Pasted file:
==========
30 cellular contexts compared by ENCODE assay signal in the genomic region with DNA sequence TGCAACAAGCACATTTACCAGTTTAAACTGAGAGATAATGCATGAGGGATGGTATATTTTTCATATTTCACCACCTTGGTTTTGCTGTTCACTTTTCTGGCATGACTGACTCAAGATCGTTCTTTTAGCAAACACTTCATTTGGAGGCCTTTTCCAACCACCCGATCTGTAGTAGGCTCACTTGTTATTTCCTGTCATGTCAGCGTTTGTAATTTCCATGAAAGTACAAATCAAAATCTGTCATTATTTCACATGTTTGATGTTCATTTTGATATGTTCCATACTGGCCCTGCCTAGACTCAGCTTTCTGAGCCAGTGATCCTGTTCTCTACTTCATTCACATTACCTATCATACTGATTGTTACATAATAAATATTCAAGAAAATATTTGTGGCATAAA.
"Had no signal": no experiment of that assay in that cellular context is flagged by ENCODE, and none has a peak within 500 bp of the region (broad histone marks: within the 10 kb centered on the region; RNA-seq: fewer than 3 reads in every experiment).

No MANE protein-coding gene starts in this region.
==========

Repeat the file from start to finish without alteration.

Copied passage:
30 cellular contexts compared by ENCODE assay signal in the genomic region with DNA sequence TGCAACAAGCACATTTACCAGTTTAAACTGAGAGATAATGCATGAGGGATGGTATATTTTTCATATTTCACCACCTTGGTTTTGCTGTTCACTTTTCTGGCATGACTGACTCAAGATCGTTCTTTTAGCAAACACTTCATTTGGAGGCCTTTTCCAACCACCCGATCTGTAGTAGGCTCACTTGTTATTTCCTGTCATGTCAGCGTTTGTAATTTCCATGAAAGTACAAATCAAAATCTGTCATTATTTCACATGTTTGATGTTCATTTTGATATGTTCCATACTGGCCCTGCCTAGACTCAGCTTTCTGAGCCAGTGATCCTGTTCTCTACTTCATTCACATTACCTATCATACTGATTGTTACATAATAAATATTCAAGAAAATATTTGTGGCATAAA.
"Had no signal": no experiment of that assay in that cellular context is flagged by ENCODE, and none has a peak within 500 bp of the region (broad histone marks: within the 10 kb centered on the region; RNA-seq: fewer than 3 reads in every experiment).

No MANE protein-coding gene starts in this region.